Photo of Santiago Zalazar

Santiago Zalazar

Santiago Zalazar is a senior associate at Covington & Burling LLP in Washington, DC and a member of the firm’s Litigation & Investigations Group. He is one of the associate co-leads of the Latino Lawyer Affinity Group at Covington.

Santiago represents clients in complex international disputes, including representation of sovereign governments and domestic and foreign corporations from diverse industries in institutional and ad hoc arbitrations involving both common law and civil law systems under ICSID, UNCITRAL, ICC, ICDR, and AAA rules, and multi-jurisdictional federal and state litigation in the United States. He has advised clients on trade and regulatory matters, such as anti-bribery and corrupt practices, economic sanctions and national security laws, and regulation of satellites and associated frequencies by the FCC.

Mr. Zalazar maintains a robust pro bono practice, advising clients on public international law, immigration, housing, and tax matters, and he has been recognized by the District of Columbia Courts for his pro bono services.

Prior to practicing law, Mr. Zalazar worked for the Organization of American States (OAS), the Center for Strategic and International Studies (CSIS), and the Embassy of Argentina in Washington, DC, where he principally assisted in the coordination of the government relations strategy of the Congressional and International Legal Affairs Unit, for which Mr. Zalazar served as a liaison to the U.S. Congress for almost six years.

Updated May 28, 2024.  Originally posted May 10, 2024.

The U.S. Federal Communications Commission (FCC) is set to reopen the public comment period on potential further amendments to its orbital debris mitigation rules, providing space industry stakeholders with a new opportunity to provide input on regulations with far-reaching implications.  Further illustrating the FCC’s commitment to leadership in regulating commercial space operations, stakeholders have until Thursday, June 27 to provide input on the agency’s regulation of orbital debris.  Today’s Federal Register sets this comment deadline, as well as a cutoff of Friday, July 12 for any reply comments.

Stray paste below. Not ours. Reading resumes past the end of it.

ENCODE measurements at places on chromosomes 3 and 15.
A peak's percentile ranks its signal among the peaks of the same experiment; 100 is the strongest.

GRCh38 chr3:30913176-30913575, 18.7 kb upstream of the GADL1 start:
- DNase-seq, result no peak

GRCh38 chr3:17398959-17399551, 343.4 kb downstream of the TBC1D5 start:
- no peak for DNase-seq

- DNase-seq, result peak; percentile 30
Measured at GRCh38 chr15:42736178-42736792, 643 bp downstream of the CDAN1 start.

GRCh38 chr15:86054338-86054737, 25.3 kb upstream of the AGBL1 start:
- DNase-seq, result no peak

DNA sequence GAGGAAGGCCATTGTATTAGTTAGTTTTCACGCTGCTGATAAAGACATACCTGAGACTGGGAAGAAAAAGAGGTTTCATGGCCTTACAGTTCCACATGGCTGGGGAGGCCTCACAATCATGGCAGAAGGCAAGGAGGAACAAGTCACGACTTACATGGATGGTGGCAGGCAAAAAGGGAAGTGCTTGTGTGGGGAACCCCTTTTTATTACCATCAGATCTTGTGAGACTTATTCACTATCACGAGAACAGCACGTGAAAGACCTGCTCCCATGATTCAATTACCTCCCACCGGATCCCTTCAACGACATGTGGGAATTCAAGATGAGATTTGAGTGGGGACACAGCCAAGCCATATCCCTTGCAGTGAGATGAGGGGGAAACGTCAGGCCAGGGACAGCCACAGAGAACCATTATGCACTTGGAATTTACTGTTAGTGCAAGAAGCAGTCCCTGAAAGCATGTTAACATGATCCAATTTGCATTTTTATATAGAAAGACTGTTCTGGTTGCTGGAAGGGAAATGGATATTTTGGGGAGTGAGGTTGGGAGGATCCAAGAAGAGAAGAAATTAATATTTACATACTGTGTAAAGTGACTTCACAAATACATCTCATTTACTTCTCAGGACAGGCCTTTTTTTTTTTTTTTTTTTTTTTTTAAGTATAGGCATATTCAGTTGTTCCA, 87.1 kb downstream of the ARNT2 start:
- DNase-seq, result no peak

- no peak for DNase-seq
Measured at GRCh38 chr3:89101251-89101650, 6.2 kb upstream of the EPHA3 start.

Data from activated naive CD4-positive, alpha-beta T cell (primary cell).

The relevant action is a Public Notice issued by the FCC’s Space Bureau, which the agency created last year as part of an effort to increase its role in regulating the fast-growing space economy.  The Public Notice seeks to refresh the FCC’s record concerning proposed amendments to its orbital debris mitigation rules, which generally require that U.S. satellite operators (and non-U.S.-licensed satellite operators seeking U.S. market access) submit to the FCC satellite design and operational strategies intended to minimize the risk of orbital debris.

The FCC last sought comment on these issues in April 2020, when it expanded and refined its existing orbital debris mitigation framework.  In a corresponding move, the FCC also sought input, through a Further Notice of Proposed Rulemaking (FNPRM), on additional rule amendments and proposals related to, among other issues:

  1. How satellite operators may demonstrate that they have adequately assessed and limited the probability of accidental explosions;
  2. How the FCC should evaluate the collision risk presented by large, multi-satellite constellations;
  3. Whether the FCC should adopt a requirement that all non-geostationary orbit (NGSO) satellites planned for operation above a certain altitude maintain propulsion capabilities designated for station-keeping and collision-avoidance maneuvers;
  4. How the FCC should consider human casualty risk, particularly with regard to large, multi-satellite constellations; and
  5. Whether, as a condition of an FCC satellite license, the FCC should require satellite operators to commit to indemnifying the U.S. government for any liability from claims for damage resulting from satellite operations.

Continue Reading FCC’s Space Bureau Seeks Further Input on Regulation of Orbital Debris; Comments Due June 27